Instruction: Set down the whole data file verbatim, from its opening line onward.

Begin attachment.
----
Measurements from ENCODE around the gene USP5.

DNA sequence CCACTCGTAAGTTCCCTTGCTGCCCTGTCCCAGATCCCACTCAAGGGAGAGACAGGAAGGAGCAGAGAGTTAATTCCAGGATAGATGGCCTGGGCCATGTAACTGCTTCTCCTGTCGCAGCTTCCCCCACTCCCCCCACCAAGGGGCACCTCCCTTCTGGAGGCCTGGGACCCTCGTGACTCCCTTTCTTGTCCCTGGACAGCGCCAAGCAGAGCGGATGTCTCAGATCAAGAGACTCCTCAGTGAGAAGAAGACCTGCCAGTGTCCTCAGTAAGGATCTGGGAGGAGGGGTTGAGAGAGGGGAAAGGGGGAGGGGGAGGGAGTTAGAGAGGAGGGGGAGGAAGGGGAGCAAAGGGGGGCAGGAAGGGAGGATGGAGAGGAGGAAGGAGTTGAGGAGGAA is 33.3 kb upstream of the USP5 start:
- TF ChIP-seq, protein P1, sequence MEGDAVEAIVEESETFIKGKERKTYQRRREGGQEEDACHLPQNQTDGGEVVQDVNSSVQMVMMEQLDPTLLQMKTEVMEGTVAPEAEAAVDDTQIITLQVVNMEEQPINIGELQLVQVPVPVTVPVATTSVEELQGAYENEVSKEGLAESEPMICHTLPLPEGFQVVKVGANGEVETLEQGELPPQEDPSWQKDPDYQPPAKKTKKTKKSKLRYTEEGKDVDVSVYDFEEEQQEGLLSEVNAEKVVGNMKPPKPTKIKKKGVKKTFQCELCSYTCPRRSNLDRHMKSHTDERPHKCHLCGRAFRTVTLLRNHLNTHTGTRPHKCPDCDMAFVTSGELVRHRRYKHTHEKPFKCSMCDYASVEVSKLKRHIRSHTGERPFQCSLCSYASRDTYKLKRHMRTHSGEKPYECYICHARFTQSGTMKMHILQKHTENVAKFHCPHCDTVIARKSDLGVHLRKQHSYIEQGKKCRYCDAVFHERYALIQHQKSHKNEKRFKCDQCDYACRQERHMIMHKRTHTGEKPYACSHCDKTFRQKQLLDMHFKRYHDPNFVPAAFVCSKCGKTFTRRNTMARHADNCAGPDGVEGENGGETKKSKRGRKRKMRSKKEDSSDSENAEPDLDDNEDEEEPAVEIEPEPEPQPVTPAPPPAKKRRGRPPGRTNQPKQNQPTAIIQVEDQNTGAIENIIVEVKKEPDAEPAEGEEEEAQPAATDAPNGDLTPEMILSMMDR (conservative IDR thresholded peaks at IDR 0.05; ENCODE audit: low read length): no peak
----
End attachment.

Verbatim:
Measurements from ENCODE around the gene USP5.

DNA sequence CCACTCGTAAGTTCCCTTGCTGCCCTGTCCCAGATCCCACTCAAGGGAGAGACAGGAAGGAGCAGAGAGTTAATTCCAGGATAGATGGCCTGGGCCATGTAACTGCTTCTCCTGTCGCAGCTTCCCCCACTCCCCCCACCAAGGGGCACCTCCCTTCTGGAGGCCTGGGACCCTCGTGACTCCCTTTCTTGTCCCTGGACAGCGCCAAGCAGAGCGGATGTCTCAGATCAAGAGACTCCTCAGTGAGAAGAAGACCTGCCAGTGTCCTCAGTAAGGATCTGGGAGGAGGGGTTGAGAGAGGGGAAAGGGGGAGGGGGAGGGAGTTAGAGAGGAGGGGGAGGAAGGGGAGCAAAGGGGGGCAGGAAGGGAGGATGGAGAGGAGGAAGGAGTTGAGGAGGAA is 33.3 kb upstream of the USP5 start:
- TF ChIP-seq, protein P1, sequence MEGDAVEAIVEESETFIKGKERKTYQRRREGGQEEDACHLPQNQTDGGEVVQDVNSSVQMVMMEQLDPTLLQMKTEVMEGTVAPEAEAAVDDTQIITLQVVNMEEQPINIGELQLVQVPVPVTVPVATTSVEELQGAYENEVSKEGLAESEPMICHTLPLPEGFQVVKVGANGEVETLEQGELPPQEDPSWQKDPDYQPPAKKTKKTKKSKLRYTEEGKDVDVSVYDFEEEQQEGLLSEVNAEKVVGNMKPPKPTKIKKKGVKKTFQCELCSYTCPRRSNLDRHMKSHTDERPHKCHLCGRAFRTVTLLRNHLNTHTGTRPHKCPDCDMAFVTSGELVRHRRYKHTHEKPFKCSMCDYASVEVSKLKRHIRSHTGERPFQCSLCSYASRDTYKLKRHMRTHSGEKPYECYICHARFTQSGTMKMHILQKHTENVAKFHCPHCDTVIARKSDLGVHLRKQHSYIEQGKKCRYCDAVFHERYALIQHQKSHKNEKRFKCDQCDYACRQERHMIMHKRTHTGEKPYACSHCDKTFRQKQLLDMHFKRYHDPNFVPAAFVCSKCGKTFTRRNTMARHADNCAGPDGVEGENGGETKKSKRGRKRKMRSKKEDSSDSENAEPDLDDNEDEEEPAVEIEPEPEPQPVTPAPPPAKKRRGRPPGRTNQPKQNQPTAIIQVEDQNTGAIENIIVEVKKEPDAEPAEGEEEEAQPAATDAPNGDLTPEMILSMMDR (conservative IDR thresholded peaks at IDR 0.05; ENCODE audit: low read length): no peak